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Thursday, December 25, 2008

Plenilunio (Full Moon)

After reading just two of his books, Ventanas de Manhattan and Plenilunio, I would have to say that Antonio Muñoz Molina is my favorite contemporary Spanish author. Plenilunio is ostensibly a police novel that deals with the case of a murdered child. I don't read books of this genre as a general rule but this novel really stands well above the usual pulp stuff. I would read more crime novels if they were more like this one. He is every bit as skillful as John Le Carré. I think what I dislike so much about the whole serial killer genre is that most of the time they make the killer out to be some sort of evil genius, like a James Bond villain. Muñoz Molina has a villain who is just a creepy loser like they are in real life. There often is a certain banality in evil and it is never glamorous.

Plenilunio is a police novel without the detective using his gun or fists to do his job. In one section when he is interrogating the suspect he doesn't even raise his voice to the level of shouting and his most aggressive act towards the criminal is abandoning the formal usted for the familiar form. Muñoz Molina also doesn't pander to readers looking for revenge. I can probably count on one hand how many books and films about criminals end with the guy actually getting arrested and the due process of the law doing what we put it there to do. We always seem to want to inflict our own idea of justice which means shooting the bad guy or throwing him off a bridge. It's not that easy as he explains in this brief but telling passage:

No había un modo de reparar el ultraje, de hacer verdadera justicia,de borrar siquiera una parte del sentimiento provocado. Sentir orgullo, envanercerse del éxito, le hubiera parecido no sólo una obscenidad, sino también una falta de respeto hacia las víctimas.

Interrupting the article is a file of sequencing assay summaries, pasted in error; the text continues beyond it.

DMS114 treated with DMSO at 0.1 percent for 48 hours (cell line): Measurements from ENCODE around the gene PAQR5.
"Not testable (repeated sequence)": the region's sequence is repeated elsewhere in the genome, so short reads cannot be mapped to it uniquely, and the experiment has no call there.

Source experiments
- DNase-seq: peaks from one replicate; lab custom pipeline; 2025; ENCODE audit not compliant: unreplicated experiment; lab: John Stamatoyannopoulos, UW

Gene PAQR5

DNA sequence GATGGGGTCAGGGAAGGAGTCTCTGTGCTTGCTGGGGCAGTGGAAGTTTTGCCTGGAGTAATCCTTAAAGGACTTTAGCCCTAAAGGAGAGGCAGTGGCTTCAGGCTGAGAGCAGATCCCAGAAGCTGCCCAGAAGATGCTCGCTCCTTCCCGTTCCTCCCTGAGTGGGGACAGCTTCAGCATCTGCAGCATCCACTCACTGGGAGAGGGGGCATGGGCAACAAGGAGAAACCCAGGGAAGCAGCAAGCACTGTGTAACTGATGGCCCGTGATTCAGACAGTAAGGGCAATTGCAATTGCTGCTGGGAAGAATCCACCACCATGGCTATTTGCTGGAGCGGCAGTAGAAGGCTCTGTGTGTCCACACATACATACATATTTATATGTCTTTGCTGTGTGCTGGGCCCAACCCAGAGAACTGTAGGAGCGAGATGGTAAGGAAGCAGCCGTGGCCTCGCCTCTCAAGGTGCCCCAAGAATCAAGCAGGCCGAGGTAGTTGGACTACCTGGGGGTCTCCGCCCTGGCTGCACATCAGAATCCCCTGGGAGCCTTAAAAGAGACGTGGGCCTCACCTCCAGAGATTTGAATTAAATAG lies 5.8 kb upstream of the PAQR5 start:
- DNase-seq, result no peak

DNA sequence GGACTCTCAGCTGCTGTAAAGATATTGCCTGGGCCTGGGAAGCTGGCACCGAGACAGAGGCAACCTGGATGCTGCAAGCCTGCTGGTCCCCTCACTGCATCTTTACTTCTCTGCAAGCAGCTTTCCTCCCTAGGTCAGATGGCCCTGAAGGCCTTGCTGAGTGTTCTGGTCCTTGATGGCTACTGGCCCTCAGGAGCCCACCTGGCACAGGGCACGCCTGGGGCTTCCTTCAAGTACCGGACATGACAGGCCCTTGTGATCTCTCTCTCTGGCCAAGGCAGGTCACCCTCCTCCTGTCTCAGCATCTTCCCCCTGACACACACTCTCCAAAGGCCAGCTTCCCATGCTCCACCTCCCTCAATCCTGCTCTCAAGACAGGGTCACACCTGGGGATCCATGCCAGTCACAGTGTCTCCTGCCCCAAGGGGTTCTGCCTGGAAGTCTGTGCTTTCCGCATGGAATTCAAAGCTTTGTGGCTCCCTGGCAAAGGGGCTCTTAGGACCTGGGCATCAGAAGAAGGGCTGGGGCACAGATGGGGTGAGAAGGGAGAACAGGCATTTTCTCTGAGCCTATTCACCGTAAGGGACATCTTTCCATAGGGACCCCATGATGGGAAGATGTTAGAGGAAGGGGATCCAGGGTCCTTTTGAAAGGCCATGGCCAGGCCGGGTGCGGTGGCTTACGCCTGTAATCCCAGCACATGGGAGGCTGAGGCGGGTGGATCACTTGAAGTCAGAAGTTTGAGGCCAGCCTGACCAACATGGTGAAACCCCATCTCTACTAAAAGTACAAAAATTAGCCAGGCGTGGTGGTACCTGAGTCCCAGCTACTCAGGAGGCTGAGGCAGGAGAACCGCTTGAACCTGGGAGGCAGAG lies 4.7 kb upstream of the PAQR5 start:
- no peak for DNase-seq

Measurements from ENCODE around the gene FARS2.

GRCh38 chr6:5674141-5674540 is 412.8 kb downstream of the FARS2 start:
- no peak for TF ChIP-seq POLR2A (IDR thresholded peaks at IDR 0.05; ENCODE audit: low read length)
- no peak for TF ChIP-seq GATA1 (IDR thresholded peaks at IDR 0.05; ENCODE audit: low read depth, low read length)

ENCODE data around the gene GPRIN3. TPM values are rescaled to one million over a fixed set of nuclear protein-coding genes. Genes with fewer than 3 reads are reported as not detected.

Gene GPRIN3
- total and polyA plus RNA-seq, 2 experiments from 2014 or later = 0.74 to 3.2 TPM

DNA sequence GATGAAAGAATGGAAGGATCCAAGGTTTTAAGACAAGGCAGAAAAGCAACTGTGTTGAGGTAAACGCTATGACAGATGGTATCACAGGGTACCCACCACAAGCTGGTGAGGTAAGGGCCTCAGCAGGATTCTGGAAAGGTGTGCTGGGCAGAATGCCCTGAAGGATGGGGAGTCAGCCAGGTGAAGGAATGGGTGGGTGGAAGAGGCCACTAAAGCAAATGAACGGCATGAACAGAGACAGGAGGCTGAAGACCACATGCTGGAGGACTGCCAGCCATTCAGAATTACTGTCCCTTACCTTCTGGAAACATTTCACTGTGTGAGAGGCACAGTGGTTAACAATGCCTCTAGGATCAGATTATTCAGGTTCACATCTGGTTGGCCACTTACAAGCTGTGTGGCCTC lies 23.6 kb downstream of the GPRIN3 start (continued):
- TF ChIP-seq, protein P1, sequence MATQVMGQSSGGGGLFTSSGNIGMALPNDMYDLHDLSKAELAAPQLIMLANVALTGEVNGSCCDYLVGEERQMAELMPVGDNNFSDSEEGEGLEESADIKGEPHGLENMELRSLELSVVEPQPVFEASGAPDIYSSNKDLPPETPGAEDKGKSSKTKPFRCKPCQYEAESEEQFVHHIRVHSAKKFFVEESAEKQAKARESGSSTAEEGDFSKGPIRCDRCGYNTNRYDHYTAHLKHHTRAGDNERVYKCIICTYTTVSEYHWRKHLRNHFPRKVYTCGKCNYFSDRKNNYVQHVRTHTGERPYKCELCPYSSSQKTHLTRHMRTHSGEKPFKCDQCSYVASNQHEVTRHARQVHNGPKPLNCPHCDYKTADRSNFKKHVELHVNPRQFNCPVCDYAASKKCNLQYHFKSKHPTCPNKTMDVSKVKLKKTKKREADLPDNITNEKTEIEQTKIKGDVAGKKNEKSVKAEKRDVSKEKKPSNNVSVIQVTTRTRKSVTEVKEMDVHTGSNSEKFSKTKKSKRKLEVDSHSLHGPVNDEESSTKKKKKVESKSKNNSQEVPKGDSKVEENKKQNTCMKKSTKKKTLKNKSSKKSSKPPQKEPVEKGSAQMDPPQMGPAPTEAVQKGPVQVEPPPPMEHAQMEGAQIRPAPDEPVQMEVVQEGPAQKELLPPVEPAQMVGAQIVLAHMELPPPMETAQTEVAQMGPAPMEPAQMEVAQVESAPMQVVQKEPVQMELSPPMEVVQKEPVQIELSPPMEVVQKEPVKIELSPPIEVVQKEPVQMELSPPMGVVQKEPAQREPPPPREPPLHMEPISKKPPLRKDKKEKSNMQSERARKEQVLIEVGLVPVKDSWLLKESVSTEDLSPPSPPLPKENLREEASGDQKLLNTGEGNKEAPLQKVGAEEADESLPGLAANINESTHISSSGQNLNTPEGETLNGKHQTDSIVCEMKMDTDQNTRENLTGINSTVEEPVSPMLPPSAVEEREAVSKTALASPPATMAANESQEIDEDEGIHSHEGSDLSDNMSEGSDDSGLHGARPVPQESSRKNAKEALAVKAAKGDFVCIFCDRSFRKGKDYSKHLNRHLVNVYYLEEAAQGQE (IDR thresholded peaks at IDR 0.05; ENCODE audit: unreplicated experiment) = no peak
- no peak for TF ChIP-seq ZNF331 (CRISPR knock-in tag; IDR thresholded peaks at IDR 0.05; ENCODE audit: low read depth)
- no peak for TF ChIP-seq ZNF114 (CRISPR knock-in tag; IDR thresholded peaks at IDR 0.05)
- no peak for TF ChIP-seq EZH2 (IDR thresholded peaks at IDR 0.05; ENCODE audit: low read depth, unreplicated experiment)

There was no way to make amends for the outrage, to have real justice, to erase even a part of the hurt. To feel pride (the detective for catching the criminal), to feel vanity for his success, to him would have seemed like not only an obscenity, but also a lack of respect for the victims

What I love most about this novel is his incredible eye and attention for detail. I noticed the author's acute vision when I read Ventanas de Manhattan which is one of the mot insightful travel narratives that I have ever read. The story of Plenilunio takes place in a fictitious small town in Spain but I would love to see the actual place the author had in mind when he wrote the book. He describes everything in such incredible detail that we can almost see for ourselves exactly what the author sees. His characterizations are equally as well detailed, if not more so.

I watched the movie adaptation of the book right after finishing the novel. It was fairly faithful to the book although they tried to make more of the killer than the author intended. I suppose that movie goers would feel cheated if they weren't given a criminal to really hate. In the book he was just a nondescript loser.

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